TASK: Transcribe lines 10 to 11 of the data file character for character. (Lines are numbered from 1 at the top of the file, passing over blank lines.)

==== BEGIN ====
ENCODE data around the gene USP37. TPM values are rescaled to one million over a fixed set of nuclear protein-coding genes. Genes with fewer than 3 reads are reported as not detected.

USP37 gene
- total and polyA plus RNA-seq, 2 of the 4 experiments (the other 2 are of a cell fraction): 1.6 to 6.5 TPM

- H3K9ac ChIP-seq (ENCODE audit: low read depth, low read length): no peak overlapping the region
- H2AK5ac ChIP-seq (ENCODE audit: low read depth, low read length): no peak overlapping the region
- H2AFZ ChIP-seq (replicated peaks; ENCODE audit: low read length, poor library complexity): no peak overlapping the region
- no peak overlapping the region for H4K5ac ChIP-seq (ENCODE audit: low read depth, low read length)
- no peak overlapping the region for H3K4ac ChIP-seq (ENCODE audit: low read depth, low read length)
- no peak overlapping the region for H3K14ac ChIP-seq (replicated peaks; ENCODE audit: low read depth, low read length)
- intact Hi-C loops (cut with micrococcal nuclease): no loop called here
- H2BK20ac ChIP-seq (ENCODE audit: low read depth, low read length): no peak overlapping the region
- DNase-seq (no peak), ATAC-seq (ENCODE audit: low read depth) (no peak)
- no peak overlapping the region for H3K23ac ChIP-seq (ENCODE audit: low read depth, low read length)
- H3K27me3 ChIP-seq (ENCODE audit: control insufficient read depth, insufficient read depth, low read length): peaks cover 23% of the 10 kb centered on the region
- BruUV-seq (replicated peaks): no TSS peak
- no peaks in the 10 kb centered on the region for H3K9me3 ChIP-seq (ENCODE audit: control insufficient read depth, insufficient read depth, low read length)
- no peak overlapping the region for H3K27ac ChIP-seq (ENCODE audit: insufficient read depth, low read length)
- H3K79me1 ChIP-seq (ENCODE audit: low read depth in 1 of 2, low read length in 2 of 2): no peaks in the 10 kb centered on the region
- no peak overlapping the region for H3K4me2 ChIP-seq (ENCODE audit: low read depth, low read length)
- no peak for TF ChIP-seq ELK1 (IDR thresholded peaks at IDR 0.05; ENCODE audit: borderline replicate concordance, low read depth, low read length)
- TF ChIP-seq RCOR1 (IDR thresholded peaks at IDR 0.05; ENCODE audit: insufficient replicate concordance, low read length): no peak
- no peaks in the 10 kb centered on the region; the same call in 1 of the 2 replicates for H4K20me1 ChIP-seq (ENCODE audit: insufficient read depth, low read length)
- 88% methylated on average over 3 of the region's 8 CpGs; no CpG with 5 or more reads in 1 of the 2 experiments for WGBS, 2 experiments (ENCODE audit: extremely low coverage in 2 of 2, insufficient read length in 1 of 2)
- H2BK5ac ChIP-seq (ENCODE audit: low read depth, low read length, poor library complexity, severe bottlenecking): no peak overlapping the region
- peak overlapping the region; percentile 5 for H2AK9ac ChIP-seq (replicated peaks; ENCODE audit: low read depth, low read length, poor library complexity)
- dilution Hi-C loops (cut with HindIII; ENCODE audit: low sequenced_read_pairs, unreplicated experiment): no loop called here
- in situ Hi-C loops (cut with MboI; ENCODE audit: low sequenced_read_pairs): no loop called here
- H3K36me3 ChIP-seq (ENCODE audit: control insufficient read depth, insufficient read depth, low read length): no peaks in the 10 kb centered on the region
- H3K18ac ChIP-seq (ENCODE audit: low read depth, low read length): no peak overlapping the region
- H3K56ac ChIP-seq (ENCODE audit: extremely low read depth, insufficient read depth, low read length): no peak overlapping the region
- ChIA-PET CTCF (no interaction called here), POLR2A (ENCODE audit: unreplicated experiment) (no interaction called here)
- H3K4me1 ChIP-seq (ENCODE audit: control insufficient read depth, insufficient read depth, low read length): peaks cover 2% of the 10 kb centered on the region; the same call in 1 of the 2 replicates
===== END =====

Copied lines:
- intact Hi-C loops (cut with micrococcal nuclease): no loop called here
- H2BK20ac ChIP-seq (ENCODE audit: low read depth, low read length): no peak overlapping the region